March Against Fear

Civil rights activist James Meredith grimaces in pain as he pulls himself across Highway 51 in Hernando, Miss., after being shot during a voting rights march on June 6, 1966. Meredith, who defied segregation to enroll at the University of Mississippi in 1962, completed the march from Memphis to Jackson, Miss., after treatment of his wounds. (AP Photo/Jack Thornell)

June 7, 1966

HERNANDO, Miss. — I heard a voice say, "Look out!"

I turned and looked out the window of my car as a man dressed in a white shirt and wearing sunglasses with a shotgun about 30 feet from a line of marchers fired.

I saw James Meredith shove one of the marchers to the ground, then the first blast was fired. I lay flat on the car seat and I heard Meredith scream nearby.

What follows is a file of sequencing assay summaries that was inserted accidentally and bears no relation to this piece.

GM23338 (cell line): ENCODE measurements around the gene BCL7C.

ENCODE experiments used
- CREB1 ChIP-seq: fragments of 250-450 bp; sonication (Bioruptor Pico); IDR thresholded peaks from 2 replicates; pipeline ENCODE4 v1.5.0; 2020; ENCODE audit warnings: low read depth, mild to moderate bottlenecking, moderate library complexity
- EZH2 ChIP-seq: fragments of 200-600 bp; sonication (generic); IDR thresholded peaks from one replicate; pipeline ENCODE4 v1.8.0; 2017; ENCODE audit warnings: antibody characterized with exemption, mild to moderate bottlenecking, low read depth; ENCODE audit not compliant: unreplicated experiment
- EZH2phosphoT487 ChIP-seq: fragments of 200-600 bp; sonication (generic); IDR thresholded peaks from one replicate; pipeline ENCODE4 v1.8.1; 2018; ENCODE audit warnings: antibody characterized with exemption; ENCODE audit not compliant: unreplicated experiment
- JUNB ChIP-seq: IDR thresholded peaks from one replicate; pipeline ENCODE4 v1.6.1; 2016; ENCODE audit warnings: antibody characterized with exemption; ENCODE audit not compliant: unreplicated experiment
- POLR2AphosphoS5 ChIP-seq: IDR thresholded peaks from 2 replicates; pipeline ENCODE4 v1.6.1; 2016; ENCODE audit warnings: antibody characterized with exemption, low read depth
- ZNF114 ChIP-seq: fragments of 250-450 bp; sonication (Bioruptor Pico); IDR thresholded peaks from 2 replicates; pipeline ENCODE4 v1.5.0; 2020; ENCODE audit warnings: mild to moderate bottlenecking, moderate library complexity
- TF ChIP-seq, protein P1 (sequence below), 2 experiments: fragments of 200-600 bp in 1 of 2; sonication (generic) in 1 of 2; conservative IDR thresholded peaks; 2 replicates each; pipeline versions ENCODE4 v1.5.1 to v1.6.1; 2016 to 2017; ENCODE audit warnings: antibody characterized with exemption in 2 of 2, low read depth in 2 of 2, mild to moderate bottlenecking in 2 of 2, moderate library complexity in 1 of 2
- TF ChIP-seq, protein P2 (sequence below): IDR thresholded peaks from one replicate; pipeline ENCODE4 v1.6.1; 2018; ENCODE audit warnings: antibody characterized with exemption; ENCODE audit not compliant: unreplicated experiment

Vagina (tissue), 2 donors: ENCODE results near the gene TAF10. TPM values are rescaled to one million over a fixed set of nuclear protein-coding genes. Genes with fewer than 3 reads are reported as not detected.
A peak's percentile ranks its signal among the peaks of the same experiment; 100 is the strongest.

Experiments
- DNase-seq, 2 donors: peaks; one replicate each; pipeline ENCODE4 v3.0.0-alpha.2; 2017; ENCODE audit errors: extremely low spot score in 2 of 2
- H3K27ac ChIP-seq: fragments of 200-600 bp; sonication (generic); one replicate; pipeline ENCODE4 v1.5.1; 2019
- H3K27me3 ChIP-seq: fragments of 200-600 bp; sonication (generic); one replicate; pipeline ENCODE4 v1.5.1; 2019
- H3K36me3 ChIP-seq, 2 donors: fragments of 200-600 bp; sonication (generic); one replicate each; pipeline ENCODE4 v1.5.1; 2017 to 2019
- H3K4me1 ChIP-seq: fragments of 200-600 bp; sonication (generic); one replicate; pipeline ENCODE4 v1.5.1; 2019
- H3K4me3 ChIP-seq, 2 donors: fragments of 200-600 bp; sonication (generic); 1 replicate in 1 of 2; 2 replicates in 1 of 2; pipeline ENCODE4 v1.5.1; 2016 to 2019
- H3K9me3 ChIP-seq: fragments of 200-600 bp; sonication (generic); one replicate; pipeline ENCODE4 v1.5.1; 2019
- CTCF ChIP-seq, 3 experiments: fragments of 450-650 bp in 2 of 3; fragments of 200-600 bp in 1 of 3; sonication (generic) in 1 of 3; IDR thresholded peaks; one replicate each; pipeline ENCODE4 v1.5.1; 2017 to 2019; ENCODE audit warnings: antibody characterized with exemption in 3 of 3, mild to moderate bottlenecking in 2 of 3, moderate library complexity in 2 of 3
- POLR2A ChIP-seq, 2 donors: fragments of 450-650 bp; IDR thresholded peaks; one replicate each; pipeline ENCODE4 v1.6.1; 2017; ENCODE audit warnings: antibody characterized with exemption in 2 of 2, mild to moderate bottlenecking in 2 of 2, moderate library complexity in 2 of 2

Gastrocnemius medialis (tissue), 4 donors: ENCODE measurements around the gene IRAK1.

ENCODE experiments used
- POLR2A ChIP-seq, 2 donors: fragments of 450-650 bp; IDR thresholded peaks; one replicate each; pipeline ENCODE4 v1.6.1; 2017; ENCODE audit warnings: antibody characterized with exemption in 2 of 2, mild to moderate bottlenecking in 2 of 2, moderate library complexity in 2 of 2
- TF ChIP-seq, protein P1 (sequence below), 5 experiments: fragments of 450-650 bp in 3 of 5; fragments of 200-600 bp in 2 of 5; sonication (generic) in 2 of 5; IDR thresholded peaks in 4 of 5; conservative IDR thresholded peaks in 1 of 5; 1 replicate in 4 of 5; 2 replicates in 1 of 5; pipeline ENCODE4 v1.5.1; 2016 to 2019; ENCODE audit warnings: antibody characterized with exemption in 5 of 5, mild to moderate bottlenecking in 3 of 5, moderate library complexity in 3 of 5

Two more blasts followed and again Meredith screamed.

— Reporter Ramon Hamel witnessing the shooting that temporarily halted Meredith’s "March Against Fear" from Memphis to Jackson.

Sherwood Ross attends to James Meredith after he was shot June 6, 1966, on Highway 51 about two miles south of Hernando, Miss. Meredith was leading a "March Against Fear" to encourage blacks to exercise their voting rights. Aubrey James Norvell spent 18 months and 24 days of a two-year sentence in the Mississippi State Penitentiary at Parchman for the shooting. Ross, a 33-year-old radio newsman from Washington D.C., said he was acting as Meredith's press spokesman as well as reporting for stations in Washington and New York. (Ramon Himel/The Commercial Appeal)